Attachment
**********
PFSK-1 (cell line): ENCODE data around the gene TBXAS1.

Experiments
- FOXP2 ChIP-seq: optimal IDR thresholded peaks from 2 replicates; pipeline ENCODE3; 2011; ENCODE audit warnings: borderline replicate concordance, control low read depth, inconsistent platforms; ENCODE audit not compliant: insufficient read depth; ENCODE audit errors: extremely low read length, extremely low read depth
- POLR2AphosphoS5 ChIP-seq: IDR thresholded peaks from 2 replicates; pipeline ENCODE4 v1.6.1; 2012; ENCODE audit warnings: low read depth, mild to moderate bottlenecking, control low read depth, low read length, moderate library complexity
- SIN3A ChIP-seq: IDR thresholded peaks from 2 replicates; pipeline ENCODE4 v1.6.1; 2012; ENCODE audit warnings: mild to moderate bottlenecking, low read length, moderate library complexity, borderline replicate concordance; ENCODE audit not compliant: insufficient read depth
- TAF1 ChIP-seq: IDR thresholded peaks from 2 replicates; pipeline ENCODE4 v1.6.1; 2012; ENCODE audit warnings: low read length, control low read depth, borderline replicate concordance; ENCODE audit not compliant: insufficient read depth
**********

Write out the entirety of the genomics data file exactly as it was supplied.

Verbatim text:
PFSK-1 (cell line): ENCODE data around the gene TBXAS1.

Experiments
- FOXP2 ChIP-seq: optimal IDR thresholded peaks from 2 replicates; pipeline ENCODE3; 2011; ENCODE audit warnings: borderline replicate concordance, control low read depth, inconsistent platforms; ENCODE audit not compliant: insufficient read depth; ENCODE audit errors: extremely low read length, extremely low read depth
- POLR2AphosphoS5 ChIP-seq: IDR thresholded peaks from 2 replicates; pipeline ENCODE4 v1.6.1; 2012; ENCODE audit warnings: low read depth, mild to moderate bottlenecking, control low read depth, low read length, moderate library complexity
- SIN3A ChIP-seq: IDR thresholded peaks from 2 replicates; pipeline ENCODE4 v1.6.1; 2012; ENCODE audit warnings: mild to moderate bottlenecking, low read length, moderate library complexity, borderline replicate concordance; ENCODE audit not compliant: insufficient read depth
- TAF1 ChIP-seq: IDR thresholded peaks from 2 replicates; pipeline ENCODE4 v1.6.1; 2012; ENCODE audit warnings: low read length, control low read depth, borderline replicate concordance; ENCODE audit not compliant: insufficient read depth